Tangerine by Christine Mangan

Reviewed by Annabel They say that in Tangier, the local hustlers have clocked all the new arrivals within hours – this is what I was told when I visited Tangier in the 1980s. Every day we stepped outside our hotel, we were met by young men eager to show us the city – via their…

A Long Way from Home by Peter Carey

Reviewed by Harriet A Long Way from Home, as the title implies, is a novel of a journey in more than one sense. An actual physical journey takes up the central portion of the book, which is divided into three related parts, but it’s also a journey to self-knowledge, with all that implies, for one…

Shiny New Books is Four!

Dear Readers, It so happened that Shiny New Books turned four-years-old in April, on the 7th to be precise, and we were all so busy we didn’t notice. When we started Shiny in April 2014, our aim was to be a quarterly magazine, with up to one hundred pages of reviews and articles each issue.…

Rex V. Edith Thompson: A Tale of Two Murders by Laura Thompson

Reviewed by Karen Langley The Thompson-Bywaters murder case (also known as “The Ilford Murder”) is notorious, but I think most of my previous knowledge of it comes from two sources: F. Tennyson Jesse’s magisterial fictional reworking of the story in A Pin to see the Peepshow; and reading about his journalistic dealings with the case…

All the Beautiful Girls by Elizabeth J Church

Reviewed by Rebecca Foster Elizabeth J. Church’s debut novel, The Atomic Weight of Love (reviewed here), was about an 87-year-old amateur ornithologist whose husband was one of the creators of the atomic bomb. I could see some of its themes – the difficulty of a woman choosing her own path and making it fit into…

Rosie: Scenes from a Vanished Life by Rose Tremain

Reviewed by Harriet I’m a huge admirer of Rose Tremain’s brilliant novels, and very fond of childhood memoirs as a genre, so this one was a must for me. It’s the story of growing up in a world that might seem comfortable and privileged, but one with many uncomfortable spikes under its apparently smooth surface.…

The Vintage Shetland Project by Susan Crawford 

Reviewed by Hayley Anderton The Vintage Shetland Project has had quite a journey into print, one that I’ve followed with interest for the last 3 years from when I first heard about it and subscribed to the crowd funding campaign to get it published. It was 2015, I’d finally given in to the idea of…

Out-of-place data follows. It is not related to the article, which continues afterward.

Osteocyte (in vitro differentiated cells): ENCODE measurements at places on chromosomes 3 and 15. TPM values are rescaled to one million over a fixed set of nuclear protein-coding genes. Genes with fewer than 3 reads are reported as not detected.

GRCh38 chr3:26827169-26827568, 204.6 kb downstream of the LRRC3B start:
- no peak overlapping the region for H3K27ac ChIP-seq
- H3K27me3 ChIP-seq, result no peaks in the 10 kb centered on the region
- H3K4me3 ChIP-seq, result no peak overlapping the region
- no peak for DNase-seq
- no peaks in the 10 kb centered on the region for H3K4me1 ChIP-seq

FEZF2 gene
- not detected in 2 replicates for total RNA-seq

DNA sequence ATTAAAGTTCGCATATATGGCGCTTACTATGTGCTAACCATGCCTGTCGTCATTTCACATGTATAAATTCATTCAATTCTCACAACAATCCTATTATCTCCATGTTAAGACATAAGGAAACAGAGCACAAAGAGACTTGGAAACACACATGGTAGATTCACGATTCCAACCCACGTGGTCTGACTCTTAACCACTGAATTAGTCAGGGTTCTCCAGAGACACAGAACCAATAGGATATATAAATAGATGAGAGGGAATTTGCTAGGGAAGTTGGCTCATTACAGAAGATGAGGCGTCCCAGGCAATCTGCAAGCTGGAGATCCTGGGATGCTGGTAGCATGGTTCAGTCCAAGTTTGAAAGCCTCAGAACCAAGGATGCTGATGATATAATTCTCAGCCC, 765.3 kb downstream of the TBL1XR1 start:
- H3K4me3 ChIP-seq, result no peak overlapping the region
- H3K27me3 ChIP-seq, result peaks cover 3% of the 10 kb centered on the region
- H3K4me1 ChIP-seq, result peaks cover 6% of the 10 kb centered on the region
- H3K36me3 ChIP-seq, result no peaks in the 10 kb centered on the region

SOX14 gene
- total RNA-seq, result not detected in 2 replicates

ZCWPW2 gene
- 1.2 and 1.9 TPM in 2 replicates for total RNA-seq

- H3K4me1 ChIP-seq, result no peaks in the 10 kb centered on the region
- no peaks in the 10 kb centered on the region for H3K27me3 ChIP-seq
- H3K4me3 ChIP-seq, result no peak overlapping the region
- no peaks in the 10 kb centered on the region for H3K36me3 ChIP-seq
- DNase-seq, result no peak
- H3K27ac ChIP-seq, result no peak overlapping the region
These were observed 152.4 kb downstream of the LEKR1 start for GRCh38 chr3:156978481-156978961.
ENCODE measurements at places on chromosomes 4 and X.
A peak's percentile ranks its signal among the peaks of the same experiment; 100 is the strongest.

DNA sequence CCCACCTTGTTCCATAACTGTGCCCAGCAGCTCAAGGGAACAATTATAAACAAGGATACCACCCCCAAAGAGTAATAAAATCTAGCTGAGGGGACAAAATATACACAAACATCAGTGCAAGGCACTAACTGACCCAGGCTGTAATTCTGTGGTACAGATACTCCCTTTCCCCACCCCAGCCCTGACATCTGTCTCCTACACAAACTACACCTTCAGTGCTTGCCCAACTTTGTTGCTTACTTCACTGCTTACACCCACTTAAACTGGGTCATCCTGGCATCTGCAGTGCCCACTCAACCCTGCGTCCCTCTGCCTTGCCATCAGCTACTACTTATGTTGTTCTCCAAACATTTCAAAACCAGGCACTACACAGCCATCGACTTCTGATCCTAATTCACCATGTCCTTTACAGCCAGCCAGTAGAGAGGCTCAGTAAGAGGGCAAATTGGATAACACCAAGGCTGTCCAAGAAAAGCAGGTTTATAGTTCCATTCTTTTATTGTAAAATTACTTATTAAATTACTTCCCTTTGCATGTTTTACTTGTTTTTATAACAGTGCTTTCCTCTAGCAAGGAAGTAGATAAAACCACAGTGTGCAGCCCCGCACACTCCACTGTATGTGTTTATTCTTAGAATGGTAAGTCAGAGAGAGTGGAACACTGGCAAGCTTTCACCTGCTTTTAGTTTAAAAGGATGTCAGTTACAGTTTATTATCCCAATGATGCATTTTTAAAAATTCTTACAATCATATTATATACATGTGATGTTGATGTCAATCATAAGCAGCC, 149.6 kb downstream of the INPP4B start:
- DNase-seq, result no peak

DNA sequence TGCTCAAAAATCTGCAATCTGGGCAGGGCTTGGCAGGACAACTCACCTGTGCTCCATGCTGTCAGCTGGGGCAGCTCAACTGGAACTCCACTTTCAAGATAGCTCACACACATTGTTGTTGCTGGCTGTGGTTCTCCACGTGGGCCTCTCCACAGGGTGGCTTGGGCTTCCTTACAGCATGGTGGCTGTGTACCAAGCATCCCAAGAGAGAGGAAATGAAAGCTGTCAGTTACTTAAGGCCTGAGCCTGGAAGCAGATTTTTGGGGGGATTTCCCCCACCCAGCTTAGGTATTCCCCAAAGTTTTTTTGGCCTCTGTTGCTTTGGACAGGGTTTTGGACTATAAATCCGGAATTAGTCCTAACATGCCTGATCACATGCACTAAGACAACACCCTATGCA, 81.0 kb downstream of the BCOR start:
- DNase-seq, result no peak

The Unbeliever by Oggy Boytchev

Reviewed by Annabel We’re delighted to be the final stop on the short blog tour to celebrate the publication of this book. Oggy (Ognian) Boytchev grew up behind the Iron Curtain in Bulgaria. He developed an interest in spies and spy novels as a child, after hearing propaganda on the radio of a convicted spy’s…

Dear Mrs Bird by A J Pearce

Reviewed by Helen Skinner It’s 1941 and Britain is at war. Emmeline Lake has always wanted to be a journalist and is thrilled when she sees an advertisement in the newspaper for a job at the London Evening Chronicle. This could be her opportunity to become a Lady War Correspondent. How exciting! To her delight, Emmy…

How Shostakovich Changed My Mind by Stephen Johnson

Reviewed by Karen Langley Readers of Shiny New Books will know of my love for Notting Hill Editions books; I’ve reviewed their Beautiful and Impossible Things and The Russian Soul volumes, and so the promise of a new book covering the impact of Russian composer Dimitri Shostakovich’s music on author Stephen Johnson was impossible to resist.…

Interview with Amanda Berriman, author of Home

Interview by Lucy Unwin Lucy: Thank you for taking the time to talk to us, could you explain a little bit about your original aim with Home? Amanda: I was trying to explore what ‘home’ is to different people and how it can look one way, but be something else. With the comparisons between Jesika…

To Be a Machine by Mark O’Connell (pbk)

Reviewed by Annabel Already shortlisted last year for the Baillie Gifford and Royal Society Insight Investment Science Book Prizes, Mark O’Connell’s book, now available in paperback, has also been shortlisted for the Wellcome Book Prize 2018, which will be announced at the end of the month. This prize celebrates, ‘the many ways in which literature can…